During 1997, Cerf joined the Board of Trustees of Gallaudet University, a university for the education of the deaf and hard-of-hearing. Cerf himself is hard of hearing. He has also served on the university's Board of Associates.
Cerf joined the board of the Internet Corporation for Assigned Names and Numbers (ICANN) in 1999, and served until November 2007. He was chairman from November 2000 to his departure from the Board.
Cerf has worked for Google as a Vice President and Chief Internet Evangelist since October 2005. In this function he has become well known for his predictions on how Technology will affect Future society, encompassing such areas as artificial intelligence, environmentalism, the advent of IPv6 and the transformation of the television industry and its delivery model.
On February 7, 2006, Cerf testified before the U.S. Senate Committee on Commerce, Science, and Transportation's hearing on network neutrality. Speaking as Google's Chief Internet Evangelist, Cerf noted that nearly half of all consumers lacked meaningful choice in broadband providers and expressed concerns that without network neutrality government regulation, broadband providers would be able to use their dominance to limit options for consumers and charge companies like Google for their use of bandwidth.
Since 2010, Cerf has served as a Commissioner for the Broadband Commission for Digital Development, a UN body which aims to make broadband internet technologies more widely available.
During 2008 Cerf chaired the Internationalized domain name (IDNAbis) working group of the IETF. In 2008 Cerf was a major contender to be designated the US's first Chief Technology Officer by President Barack Obama. Cerf is the co-chair of Campus Party Silicon Valley, the US edition of one of the largest Technology festivals in the world, along with Al Gore and Tim Berners-Lee. From 2009–2011, Cerf was an elected member of the Governing Board of the Smart Grid Interoperability Panel (SGIP). SGIP is a public-private consortium established by NIST in 2009 and provides a forum for businesses and other stakeholder groups to participate in coordinating and accelerating development of standards for the evolving Smart Grid. Cerf was elected to a two-year term as President of the Association for Computing Machinery (ACM) beginning July 1, 2012. In 2015 Cerf co-founded (with Mei Lin Fung), and is currently chairman of, People-Centered Internet (PCI). On January 16, 2013, US President Barack Obama announced his intent to appoint Cerf to the National Science Board.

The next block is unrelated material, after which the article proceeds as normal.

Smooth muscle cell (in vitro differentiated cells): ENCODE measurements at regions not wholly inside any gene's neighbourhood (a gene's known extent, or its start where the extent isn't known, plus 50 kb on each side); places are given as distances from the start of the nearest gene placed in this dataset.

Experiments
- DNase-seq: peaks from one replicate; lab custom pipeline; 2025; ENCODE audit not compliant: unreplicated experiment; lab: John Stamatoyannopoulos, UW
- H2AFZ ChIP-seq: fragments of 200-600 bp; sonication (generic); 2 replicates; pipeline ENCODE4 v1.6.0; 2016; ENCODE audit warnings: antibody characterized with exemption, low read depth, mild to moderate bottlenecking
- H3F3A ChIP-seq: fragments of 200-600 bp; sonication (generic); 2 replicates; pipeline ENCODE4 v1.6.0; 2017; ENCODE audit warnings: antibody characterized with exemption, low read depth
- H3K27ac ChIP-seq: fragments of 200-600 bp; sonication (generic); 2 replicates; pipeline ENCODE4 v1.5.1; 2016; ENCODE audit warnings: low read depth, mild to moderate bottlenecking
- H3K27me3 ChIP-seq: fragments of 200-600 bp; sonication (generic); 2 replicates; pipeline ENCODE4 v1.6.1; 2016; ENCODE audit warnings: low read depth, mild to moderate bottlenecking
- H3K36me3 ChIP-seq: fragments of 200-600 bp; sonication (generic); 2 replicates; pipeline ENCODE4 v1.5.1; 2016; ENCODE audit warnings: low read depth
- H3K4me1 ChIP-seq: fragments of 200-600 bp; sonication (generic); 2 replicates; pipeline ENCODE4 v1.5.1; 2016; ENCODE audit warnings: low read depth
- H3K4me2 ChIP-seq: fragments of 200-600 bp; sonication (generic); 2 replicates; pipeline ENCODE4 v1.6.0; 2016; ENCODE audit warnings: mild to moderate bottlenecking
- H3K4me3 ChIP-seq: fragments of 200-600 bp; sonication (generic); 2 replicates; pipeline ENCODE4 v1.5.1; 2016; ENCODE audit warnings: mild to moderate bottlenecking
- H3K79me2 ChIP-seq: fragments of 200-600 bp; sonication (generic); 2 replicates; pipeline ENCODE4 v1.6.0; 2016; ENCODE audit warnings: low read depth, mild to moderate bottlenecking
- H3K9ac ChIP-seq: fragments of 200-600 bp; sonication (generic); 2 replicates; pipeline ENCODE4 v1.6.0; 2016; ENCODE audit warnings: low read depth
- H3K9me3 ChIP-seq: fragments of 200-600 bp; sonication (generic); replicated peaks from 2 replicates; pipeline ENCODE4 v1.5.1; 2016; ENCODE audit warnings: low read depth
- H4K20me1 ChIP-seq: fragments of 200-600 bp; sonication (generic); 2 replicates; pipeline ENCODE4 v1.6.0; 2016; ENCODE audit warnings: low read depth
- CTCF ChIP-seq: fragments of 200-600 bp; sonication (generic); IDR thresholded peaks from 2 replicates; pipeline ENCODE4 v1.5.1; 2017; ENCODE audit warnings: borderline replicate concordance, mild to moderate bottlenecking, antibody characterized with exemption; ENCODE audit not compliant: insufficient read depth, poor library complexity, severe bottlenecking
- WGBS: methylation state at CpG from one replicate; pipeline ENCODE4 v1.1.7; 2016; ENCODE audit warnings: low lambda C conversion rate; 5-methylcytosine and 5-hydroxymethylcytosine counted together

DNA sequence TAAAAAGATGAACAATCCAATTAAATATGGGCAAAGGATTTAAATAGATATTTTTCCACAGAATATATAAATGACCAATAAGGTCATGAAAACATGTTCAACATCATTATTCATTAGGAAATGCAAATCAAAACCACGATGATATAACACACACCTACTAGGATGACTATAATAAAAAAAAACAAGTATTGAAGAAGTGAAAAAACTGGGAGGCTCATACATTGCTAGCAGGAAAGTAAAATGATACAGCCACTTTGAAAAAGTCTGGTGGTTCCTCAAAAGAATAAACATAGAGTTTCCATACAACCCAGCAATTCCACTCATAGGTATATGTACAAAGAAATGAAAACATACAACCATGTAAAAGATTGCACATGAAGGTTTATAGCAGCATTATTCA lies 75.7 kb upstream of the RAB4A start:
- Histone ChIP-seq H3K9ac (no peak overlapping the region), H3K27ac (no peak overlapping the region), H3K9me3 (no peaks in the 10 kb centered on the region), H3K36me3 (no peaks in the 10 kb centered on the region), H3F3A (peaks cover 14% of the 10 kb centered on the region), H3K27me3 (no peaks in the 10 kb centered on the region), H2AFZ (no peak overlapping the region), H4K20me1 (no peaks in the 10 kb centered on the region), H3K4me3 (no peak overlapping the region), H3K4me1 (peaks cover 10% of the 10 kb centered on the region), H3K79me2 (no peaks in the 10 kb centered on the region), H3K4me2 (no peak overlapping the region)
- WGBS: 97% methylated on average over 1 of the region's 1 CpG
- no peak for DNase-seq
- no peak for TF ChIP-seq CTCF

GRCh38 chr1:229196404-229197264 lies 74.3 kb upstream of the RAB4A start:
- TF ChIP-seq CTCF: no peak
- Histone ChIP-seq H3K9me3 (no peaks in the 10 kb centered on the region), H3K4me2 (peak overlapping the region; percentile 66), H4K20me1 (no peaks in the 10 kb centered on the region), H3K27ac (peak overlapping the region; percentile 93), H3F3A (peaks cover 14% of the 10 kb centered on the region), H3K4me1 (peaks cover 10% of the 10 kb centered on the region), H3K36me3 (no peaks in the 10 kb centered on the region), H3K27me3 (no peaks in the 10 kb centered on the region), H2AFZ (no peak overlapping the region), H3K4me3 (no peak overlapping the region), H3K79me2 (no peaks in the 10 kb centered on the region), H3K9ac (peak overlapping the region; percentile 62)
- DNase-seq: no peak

Cerf is active in many organizations that are working to help the Internet deliver humanitarian value to the world. He is supportive of innovative projects that are experimenting with new approaches to global problems, including the digital divide, the gender gap, and the changing nature of jobs. Cerf is also known for his sartorial style, typically appearing in a three-piece suit—a rarity in an industry known for its Casual dress norms.
Cerf is chairman of the board of trustees of ARIN, the Regional Internet Registry (RIR) of IP addresses for United States, Canada, and part of the Caribbean. Until Fall 2015, Cerf chaired the board of Directors of StopBadware, a non-profit anti-malware organization that started as a project at Harvard University's Berkman Center for Internet & Society. Cerf is on the board of advisors to The Liquid Information Company Ltd of the UK, which works to make the web more usefully interactive and which has produced the Mac OS X utility called ‘Liquid'. Vint Cerf is a member of the CuriosityStream Advisory Board.
In June 2016 his work with NASA led to Delay-tolerant networking being installed on the International Space Station with an aim towards an Interplanetary Internet.